“This is a direct safety threat to diplomats because Pegasus means you can live-track the locations of people,” said John Scott-Railton, a researcher with Citizen Lab, which tracks Pegasus and other spyware use worldwide and first discovered the Pegasus exploit.
NSO, which has said that Pegasus is intended to investigate only criminals, terrorists and other serious threats to security, said in a statement Friday that it had suspended accounts with clients, which it declined to name, because of the reports that Pegasus had been used to target U.S. diplomats.
The Israel-based company has long been deferential to U.S. interests and has insisted that Pegasus was not technically capable of hacking phones with U.S.-based +1 phone numbers. It is not known whether the diplomats alerted of intrusion had phones numbers based in foreign countries or the United States.
“Once the inquiry was received, and before any investigation under our compliance policy, we have decided to immediately terminate relevant customers’ access to the system, due to the severity of the allegations,” said NSO spokesperson Oded Hershkovitz. “To this point, we haven’t received any information nor the phone numbers, nor any indication that NSO’s tools were used in this case. On top of the independent investigation, NSO will cooperate with any relevant government authority and present the full information we will have.”
The iPhones belonged to U.S. citizens and local residents working for the U.S. Embassy in Kampala, people familiar with the notifications said. The phones were all linked to State Department email addresses using iCloud, Apple’s cloud-storage system. Those connections allowed investigators to identify them as government employees. Apple declined to comment.
Since Apple began issuing alerts to its users about possible attacks, people in numerous countries, including Uganda, Thailand and El Salvador, have reported receiving the warnings. Politician Norbert Mao, head of Uganda’s Democratic Party, tweeted last month, “When you wake up to a threat notification from @Apple that your iPhone is being targeted then you know that cyber terrorism from state sponsored cyber terrorists is real.”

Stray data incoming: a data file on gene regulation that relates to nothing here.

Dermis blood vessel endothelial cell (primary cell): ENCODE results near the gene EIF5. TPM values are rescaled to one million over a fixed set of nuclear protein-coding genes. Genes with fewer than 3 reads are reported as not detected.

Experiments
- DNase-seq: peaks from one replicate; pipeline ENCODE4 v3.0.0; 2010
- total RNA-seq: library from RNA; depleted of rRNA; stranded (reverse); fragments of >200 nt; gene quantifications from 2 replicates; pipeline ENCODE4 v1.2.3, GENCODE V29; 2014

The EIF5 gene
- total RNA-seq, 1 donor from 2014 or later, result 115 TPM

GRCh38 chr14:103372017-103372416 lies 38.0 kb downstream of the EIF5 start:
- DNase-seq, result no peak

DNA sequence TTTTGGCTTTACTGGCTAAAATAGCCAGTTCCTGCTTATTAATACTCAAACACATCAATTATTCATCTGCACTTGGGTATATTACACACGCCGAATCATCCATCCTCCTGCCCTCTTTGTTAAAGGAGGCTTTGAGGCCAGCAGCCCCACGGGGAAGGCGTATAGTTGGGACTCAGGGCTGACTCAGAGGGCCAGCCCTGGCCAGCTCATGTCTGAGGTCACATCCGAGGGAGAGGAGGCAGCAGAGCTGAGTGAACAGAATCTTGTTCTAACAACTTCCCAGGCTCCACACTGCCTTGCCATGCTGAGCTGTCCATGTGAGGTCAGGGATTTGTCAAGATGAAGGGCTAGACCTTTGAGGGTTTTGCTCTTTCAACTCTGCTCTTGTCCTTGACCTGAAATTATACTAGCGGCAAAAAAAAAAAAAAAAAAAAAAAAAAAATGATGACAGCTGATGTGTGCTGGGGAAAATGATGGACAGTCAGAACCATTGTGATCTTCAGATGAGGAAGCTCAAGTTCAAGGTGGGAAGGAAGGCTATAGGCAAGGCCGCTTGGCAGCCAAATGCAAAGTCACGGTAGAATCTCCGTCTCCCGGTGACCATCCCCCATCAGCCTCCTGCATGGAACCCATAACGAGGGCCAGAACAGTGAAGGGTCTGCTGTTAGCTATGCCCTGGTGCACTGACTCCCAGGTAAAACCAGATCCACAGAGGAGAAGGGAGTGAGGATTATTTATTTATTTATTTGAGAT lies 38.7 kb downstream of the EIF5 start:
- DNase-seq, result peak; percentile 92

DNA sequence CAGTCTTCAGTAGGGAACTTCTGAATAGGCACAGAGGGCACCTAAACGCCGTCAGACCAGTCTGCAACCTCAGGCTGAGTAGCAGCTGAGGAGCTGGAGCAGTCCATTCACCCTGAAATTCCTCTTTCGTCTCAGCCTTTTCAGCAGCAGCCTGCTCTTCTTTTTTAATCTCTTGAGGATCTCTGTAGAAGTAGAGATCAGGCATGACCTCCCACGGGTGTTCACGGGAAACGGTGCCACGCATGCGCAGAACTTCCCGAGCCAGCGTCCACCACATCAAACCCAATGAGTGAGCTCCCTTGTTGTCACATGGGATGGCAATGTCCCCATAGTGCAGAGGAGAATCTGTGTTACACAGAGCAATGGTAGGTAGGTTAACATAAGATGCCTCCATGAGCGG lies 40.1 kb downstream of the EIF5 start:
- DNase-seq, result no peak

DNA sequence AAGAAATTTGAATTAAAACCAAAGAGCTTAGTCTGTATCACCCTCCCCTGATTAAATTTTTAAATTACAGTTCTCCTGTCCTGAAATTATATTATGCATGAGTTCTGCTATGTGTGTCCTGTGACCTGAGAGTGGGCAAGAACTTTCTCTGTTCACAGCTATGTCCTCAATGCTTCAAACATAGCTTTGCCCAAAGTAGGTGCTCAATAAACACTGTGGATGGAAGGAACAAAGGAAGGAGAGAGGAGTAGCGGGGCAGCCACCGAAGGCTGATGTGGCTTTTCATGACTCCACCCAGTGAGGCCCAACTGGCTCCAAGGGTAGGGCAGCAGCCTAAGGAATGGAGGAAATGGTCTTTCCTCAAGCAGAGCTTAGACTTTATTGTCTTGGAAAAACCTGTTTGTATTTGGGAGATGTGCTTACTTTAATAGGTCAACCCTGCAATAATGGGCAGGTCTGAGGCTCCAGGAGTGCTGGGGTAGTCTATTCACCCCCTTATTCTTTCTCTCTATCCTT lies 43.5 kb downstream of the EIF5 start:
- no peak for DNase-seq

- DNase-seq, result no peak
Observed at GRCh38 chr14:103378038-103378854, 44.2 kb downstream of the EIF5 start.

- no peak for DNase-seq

A request for comment to the Ugandan embassy in Washington was not immediately returned on Friday.
The revelations could further fuel tensions between federal officials and the network of influential Washington figures NSO has paid in recent years. Rod Rosenstein, deputy attorney general at the Justice Department under the Trump administration, is helping defend NSO in court against an ongoing lawsuit by Facebook-owned messaging service WhatsApp, which accused NSO of spying on its customers. Rosenstein did not respond to requests for comment.
While the Pegasus Project found a wide range of abuses against lawyers, academics and political activists, government officials in the United States and elsewhere have displayed particular concern about the use of spyware against diplomats and other officials.
Sen. Ron Wyden, D-Ore., a member of the Senate Intelligence Committee, said Friday, “Companies that enable their customers to hack U.S. government employees are a threat to America’s national security and should be treated as such by the government. I want to be sure the State Department and the rest of the federal government has the tools to detect hacks and respond to them quickly. Federal agencies shouldn’t have to rely on the generosity of private companies to know when their phones and devices are hacked.”
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The Washington Post’s John Hudson contributed to this report.